This is highly unlikely to be the case in the long-term as economic reality has always served as an anchor on prices over time historically. Furthermore, unsustainable policies are by definition unsustainable, and will ultimately create great instability in economies and currencies and further wealth dispersion and populist backlash. This could occur unpredictably and much sooner than anyone thinks.
It is important to note that prices are already detached from reality. Volatility is also extremely high, with the VIX index, which is a real-time market index representing the market's expectations for volatility over the coming 30 days, remaining stubbornly elevated. So prices could even break further from fundamentals yet before they start to approximate reality again. In other words, this crazy market could get crazier yet.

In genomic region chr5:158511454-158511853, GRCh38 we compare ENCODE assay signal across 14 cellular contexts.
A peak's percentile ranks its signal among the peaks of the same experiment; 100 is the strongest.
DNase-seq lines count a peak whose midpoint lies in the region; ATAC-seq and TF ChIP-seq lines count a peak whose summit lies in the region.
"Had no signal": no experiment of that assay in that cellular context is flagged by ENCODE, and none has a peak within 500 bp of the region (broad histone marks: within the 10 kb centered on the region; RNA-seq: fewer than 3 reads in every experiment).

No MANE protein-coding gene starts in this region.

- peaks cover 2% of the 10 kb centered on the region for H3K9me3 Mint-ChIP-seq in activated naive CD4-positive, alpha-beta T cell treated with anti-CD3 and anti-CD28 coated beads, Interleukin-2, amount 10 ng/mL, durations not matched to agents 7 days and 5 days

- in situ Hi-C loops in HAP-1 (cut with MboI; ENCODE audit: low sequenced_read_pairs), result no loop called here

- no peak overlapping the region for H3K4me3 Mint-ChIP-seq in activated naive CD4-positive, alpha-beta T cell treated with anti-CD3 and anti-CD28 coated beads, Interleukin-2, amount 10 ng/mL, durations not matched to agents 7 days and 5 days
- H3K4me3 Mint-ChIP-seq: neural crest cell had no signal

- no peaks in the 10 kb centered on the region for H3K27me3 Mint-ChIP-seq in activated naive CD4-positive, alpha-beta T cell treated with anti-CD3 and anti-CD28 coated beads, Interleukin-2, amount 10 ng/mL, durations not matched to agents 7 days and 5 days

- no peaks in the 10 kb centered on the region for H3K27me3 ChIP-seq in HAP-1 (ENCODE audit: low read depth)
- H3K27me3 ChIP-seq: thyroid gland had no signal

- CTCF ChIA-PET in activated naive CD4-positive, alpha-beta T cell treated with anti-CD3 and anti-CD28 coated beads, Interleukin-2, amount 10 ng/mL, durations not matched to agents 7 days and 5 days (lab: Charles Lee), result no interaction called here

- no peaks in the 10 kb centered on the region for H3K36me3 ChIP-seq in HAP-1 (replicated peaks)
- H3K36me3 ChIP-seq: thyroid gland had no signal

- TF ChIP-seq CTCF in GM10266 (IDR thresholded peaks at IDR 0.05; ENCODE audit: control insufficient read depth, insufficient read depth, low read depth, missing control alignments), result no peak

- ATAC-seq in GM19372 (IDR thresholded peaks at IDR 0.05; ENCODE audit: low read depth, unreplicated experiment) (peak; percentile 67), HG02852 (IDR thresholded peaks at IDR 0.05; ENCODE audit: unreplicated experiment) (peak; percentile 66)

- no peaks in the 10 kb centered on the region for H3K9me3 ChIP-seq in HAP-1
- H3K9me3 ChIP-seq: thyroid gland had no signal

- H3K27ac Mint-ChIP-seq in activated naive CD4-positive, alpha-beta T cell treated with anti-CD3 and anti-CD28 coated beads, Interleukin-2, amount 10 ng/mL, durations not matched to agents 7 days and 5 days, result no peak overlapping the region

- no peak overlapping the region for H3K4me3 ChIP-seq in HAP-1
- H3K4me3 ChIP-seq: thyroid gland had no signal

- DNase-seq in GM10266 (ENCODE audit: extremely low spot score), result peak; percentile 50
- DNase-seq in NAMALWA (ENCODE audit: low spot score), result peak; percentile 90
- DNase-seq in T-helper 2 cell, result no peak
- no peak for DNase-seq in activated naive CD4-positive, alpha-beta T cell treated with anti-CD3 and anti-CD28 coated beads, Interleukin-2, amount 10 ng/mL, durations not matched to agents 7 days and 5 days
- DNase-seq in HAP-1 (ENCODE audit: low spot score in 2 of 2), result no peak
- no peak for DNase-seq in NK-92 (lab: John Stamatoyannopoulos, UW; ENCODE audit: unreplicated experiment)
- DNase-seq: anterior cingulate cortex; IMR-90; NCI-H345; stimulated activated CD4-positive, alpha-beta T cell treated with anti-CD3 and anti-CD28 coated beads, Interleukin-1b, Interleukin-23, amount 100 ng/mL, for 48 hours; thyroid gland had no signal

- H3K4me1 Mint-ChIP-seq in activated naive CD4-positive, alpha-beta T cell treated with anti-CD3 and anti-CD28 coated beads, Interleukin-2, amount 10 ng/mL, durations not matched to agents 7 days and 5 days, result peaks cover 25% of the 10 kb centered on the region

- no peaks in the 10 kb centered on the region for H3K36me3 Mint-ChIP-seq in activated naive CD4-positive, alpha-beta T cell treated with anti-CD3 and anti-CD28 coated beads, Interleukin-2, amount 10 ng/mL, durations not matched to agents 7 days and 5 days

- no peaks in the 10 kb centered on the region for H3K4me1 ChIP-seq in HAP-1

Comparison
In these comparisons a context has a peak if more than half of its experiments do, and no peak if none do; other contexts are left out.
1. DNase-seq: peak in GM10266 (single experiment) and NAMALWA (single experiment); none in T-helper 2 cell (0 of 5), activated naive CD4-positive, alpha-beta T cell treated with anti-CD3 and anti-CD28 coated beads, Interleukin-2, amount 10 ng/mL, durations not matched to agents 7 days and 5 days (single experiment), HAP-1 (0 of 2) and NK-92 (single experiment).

In other words, the range of investment outcomes is very high and the nearer-term path uncertain, something which investors should recognise in their chosen approach to investing. Avoiding binary bets is generally essential for good portfolio management and risk management over time
Bigger problems than COVID-19 lay ahead
In an interview with Livewire published at the start of May, Why the bulls are wrong, I argued that the market was overly optimistic on the outlook for COVID-19, saying that:
"I think firstly the bulls are pretending this virus is solved, and that the problem's gone away. The problem hasn't been solved. We still haven't got an effective treatment or an effective vaccine for the virus.”
Globally, new cases have been accelerating, and recently set an all-time high of 218,000, led by the US where the virus is completely out of control, causing the return of lockdowns in some States.
Global daily new cases of COVID-19
Source: Johns Hopkins
This problem is clearly still very far from solved in the world’s largest economy, just as it is still a challenge here in Australia, with new case numbers climbing rapidly again, the borders between NSW and Victoria closing for the first time in a century and Melbourne heading back into lockdown.